Ru­ral high­way gets new $61.5 mil­lion look

Baltimore Sun Sunday - - NEWS -

Not much hap­pens at the in­ter­sec­tion of U.S. 40 Al­ter­nate and U.S. 219 in Grantsville, so I asked the at­ten­dant at the Gar­rett County refuse and re­cy­cling sta­tion down the road what all the earth­mov­ing was about. “Oh,” he said, “that’s for the round­about.”

The round­about? You mean a traf­fic round­about? “Yup.” A traf­fic round­about near the in­ter­sec­tion where not much hap­pens? Where there never seems to be any­thing you could call traf­fic? Some­one at the county roads of­fice must have made a mis­take.

Though I live in Bal­ti­more, a three-hour drive from that spot in West­ern Mary­land, I have been through the great small town of Grantsville dozens of times over the last 25 years, mostly on fish­ing trips to the Cas­sel­man River, with stops at the Hill Top Fruit Mar­ket and the Shop N Save. I get off In­ter­state 68, turn north on 219 (or Chest­nut Ridge Road) and stop at the traf­fic light at Route 40 Al­ter­nate. The area is never con­gested. That’s why I scratched my head at the idea of a traf­fic cir­cle there.

I was a bit per­plexed at the scope of the ex­ca­va­tion, too. It seemed to be for some­thing much big­ger than a sin­gle round­about. I went from per­plexed to stunned when I saw the spec­i­fi­ca­tions and price tag for the 1.4-mile project: $61.5 mil­lion. You could repave a lot of pot­holed streets in Bal­ti­more with that kind of dough.

Where, I won­dered, would Gar­rett County get $61.5 mil­lion, and for such a du­bi­ous project?

Then it hit me: This must be Larry “Road Warrior” Ho­gan money.

I re­called a quote that ap­peared in the pages of The Bal­ti­more Sun: “The high­way from nowhere through nowhere to nowhere.” That’s what Dru Sch­midt-Perkins called this project near Grantsville. At the time, she was ex­ec­u­tive di­rec­tor of the en­vi­ron­men­tal group 1000 Friends of Mary­land, and she was crit­i­ciz­ing how the gover­nor in­tended to spend state money on 219 and other roads af­ter he killed the Red Line.

In 2015, just a cou­ple of months af­ter Ho­gan had sent the Mary­land Na­tional Guard into West Bal­ti­more to quell the April unrest, he spiked the Red Line light rail project — wast­ing 10 years and mil­lions of dol­lars in plan­ning and de­sign, and say­ing no thanks to more than $900 mil­lion in fed­eral trans­porta­tion funds. At the same time, Ho­gan pledged to put $2 bil­lion into sub­ur­ban and ru­ral roads, mak­ing clear that he had no in­ten­tion to ex­pand mass tran­sit in Bal­ti­more while re­ward­ing ar­eas of the state that had sup­ported his elec­tion in 2014.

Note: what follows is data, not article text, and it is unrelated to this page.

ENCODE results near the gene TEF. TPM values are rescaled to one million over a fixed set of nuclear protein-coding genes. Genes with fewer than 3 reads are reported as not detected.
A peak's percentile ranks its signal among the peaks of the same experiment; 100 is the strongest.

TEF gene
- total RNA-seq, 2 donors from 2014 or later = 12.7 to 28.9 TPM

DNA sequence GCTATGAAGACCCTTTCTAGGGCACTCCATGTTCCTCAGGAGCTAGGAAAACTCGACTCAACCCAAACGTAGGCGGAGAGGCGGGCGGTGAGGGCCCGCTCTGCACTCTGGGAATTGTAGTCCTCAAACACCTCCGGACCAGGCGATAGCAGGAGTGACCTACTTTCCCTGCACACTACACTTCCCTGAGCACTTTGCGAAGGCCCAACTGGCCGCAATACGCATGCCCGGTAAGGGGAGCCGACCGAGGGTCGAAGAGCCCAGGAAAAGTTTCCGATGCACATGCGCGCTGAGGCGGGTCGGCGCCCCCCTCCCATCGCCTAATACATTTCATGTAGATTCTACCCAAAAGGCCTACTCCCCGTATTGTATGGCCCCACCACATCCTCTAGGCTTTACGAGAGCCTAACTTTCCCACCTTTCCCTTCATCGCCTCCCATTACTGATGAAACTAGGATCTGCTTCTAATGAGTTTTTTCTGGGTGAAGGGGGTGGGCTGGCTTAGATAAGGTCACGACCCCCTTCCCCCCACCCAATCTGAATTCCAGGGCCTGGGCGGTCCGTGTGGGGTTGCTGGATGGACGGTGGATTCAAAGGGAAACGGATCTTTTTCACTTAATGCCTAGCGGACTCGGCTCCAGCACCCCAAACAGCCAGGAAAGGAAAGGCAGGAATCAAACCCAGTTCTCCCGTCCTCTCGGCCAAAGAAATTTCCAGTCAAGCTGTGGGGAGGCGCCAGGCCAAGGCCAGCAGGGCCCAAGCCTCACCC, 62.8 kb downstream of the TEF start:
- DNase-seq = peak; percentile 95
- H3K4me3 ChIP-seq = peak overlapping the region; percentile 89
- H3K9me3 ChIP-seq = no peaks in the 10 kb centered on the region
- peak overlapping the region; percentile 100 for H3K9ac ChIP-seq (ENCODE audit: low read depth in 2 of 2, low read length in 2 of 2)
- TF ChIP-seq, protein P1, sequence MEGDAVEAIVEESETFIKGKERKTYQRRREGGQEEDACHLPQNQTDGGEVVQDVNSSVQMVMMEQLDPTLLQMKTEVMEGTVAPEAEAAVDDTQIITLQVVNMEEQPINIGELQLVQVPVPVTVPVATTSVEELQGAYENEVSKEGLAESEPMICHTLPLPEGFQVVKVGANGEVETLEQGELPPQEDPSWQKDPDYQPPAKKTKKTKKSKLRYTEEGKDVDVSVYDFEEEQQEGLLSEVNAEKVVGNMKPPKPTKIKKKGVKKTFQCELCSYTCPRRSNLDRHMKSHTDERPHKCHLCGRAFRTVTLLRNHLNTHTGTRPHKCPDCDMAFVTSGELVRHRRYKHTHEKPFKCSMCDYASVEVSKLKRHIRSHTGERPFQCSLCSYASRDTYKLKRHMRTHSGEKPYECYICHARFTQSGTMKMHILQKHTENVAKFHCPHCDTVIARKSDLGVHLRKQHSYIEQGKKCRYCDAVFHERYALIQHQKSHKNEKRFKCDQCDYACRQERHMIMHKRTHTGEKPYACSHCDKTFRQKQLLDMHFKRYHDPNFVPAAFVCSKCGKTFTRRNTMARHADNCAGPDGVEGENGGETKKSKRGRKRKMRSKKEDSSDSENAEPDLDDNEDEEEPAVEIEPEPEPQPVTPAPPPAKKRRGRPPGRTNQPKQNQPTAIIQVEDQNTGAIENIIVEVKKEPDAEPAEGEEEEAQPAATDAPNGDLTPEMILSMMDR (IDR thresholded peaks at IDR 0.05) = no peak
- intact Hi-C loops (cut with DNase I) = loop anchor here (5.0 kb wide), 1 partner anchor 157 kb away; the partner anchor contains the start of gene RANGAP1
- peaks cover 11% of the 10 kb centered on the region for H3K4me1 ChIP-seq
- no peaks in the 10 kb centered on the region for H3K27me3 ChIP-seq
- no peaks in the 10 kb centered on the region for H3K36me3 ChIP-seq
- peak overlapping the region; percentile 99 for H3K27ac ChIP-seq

One of the road projects was the re­align­ment of Route 219 north of In­ter­state 68. That area, to the east of down­town Grantsville, is not ex­actly “nowhere.” There are gas sta­tions, fast food, a shop­ping cen­ter with a Sub­way and an ex­cel­lent hard­ware store. But, af­ter that, north of Route 40, it looks like it an or­di­nary ru­ral road.

I un­der­stand po­lit­i­cal re­al­i­ties and par­ti­san fa­vors. What I don’t un­der­stand is the Route 219 Re­align­ment project.

It calls for cre­at­ing a new par­al­lel road, a by­pass essen­tially, though the present road seems fine.

What we have here is a small piece of a grander project to widen Route 219 to move traf­fic more ex­pe­di­tiously be­tween In­ter­state 68 and Som­er­set, Pa., and the Penn­syl­va­nia Turn­pike. Ap­par­ently some movers and shak­ers, in­clud­ing U.S. Sen. Ben Cardin, have long thought this was an im­por­tant goal, part of an “Ap­palachian De­vel­op­ment High­way Sys­tem.” An Oct. 13 press release from Ho­gan’s of­fice stated: “This $61.5 mil­lion project has been a top Gar­rett County trans­porta­tion pri­or­ity for decades.”

A “pri­or­ity for decades”? If the re­align­ment of this ru­ral road was such a press­ing mat­ter, a pre­vi­ous ad­min­is­tra­tion in An­napo­lis would have found money for it years ago. Par­don me for be­ing skep­ti­cal of large, new road projects through the ru­ral coun­try­side, es­pe­cially when there’s a huge need for im­proved in­fra­struc­ture in heav­ily pop­u­lated met­ro­pol­i­tan ar­eas.

“We are proud to be de­liv­er­ing this im­por­tant project,” Ho­gan said in the release. “To­day is an­other ex­am­ple that we have been do­ing ex­actly what we said we would do.”

No ar­gu­ment there. Ho­gan is a road warrior. He promised as­phalt. He’s de­liv­er­ing it. But this is the same man who, in killing the Red Line, said, “We are op­posed to waste­ful boon­dog­gles,” then ap­pears to have funded a beauty in Gar­rett County.


A rel­a­tively quiet in­ter­sec­tion in Grantsville is part of a $61.5 mil­lion road project.

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